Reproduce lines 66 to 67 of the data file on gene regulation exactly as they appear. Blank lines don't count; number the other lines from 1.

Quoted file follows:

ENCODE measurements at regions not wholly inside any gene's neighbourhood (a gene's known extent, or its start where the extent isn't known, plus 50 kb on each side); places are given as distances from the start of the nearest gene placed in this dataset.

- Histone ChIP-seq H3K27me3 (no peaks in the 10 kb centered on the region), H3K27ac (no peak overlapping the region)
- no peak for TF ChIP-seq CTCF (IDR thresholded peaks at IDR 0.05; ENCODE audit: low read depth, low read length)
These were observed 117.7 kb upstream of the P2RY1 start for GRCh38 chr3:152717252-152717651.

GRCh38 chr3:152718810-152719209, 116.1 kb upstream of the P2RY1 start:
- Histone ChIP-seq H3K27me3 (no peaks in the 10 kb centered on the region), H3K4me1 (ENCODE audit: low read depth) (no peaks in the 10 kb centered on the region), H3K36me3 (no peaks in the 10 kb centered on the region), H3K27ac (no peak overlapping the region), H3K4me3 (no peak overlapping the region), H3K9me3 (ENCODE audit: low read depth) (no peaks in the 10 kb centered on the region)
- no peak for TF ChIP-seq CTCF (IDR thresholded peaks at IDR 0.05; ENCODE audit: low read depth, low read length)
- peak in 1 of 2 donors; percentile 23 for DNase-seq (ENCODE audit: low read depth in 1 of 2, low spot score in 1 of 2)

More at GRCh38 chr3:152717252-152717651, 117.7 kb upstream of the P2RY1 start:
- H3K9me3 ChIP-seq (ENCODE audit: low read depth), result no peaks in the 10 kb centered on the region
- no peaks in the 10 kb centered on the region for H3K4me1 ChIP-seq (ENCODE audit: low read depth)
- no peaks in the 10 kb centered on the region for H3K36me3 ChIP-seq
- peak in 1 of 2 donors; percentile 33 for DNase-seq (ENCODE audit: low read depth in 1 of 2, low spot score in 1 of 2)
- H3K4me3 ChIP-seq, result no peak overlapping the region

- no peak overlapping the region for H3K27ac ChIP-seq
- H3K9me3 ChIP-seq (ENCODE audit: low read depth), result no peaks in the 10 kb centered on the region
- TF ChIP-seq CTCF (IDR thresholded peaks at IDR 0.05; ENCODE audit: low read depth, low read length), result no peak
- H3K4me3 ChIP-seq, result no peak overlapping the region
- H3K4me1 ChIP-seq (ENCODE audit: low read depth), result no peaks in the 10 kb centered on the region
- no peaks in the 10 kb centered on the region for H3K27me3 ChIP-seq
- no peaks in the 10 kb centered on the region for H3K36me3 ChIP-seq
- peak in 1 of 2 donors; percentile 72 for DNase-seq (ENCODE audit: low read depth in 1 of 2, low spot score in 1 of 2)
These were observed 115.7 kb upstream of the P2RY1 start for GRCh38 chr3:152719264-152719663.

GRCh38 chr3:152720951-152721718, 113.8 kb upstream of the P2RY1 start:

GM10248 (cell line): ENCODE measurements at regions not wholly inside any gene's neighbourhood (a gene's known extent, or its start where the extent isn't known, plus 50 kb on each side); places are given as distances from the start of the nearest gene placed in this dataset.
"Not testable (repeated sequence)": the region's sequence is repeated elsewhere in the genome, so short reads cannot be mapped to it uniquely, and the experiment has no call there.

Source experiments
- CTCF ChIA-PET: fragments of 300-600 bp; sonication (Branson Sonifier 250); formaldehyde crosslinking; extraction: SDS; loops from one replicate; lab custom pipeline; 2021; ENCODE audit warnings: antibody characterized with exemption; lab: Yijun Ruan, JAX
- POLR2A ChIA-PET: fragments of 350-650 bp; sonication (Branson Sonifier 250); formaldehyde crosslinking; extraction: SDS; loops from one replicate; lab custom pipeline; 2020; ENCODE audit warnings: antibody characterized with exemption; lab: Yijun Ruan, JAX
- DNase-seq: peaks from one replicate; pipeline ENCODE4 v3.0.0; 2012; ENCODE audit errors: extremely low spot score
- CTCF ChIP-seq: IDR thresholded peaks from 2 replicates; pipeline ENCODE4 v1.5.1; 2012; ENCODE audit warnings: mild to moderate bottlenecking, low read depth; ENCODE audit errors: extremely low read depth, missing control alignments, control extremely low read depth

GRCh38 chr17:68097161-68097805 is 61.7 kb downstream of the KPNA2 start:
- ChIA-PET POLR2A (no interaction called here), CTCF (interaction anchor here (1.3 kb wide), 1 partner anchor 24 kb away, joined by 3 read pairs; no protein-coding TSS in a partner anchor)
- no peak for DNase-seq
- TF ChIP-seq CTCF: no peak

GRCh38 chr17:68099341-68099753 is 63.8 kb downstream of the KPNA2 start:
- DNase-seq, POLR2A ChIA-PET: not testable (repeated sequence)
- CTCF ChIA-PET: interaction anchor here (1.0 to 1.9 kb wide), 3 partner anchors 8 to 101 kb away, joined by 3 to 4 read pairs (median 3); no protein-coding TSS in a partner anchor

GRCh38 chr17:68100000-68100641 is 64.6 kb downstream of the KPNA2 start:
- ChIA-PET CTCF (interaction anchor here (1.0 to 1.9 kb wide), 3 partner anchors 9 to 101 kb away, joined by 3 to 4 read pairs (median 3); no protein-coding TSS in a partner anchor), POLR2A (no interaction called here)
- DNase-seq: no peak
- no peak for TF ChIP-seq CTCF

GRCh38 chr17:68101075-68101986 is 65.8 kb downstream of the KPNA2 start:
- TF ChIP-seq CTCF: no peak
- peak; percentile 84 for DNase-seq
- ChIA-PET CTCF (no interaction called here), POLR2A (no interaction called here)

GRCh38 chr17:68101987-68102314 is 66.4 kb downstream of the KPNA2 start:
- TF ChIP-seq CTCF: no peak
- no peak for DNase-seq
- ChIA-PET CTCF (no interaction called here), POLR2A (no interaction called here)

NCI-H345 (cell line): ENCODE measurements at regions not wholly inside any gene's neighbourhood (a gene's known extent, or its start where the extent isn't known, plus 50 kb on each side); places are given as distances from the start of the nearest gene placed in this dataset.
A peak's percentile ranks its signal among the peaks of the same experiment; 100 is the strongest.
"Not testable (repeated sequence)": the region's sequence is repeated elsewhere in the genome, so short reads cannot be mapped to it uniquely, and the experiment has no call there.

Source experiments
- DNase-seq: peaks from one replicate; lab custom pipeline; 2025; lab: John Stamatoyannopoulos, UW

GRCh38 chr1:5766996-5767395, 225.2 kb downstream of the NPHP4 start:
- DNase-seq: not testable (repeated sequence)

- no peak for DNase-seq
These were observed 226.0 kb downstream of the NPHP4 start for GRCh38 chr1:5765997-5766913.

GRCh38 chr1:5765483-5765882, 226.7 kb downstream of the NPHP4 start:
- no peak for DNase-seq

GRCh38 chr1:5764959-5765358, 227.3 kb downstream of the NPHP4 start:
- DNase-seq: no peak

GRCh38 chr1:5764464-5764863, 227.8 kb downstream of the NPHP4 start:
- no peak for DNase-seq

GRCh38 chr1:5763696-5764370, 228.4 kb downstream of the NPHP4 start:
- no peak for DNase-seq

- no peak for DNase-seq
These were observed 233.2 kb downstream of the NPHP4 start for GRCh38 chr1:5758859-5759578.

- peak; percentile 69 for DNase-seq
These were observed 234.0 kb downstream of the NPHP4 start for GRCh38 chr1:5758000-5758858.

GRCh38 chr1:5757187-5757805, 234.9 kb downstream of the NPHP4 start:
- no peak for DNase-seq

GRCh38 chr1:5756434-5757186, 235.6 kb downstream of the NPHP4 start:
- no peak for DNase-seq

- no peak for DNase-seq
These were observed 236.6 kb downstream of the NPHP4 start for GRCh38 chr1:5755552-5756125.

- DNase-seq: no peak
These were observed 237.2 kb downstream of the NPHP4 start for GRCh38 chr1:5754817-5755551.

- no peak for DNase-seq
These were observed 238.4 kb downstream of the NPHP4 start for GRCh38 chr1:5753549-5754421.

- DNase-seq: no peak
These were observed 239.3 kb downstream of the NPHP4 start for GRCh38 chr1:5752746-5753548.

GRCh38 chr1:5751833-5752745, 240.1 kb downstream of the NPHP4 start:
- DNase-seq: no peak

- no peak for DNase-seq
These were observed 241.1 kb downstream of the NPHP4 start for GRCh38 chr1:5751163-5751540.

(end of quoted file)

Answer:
GRCh38 chr1:5763696-5764370, 228.4 kb downstream of the NPHP4 start:
- no peak for DNase-seq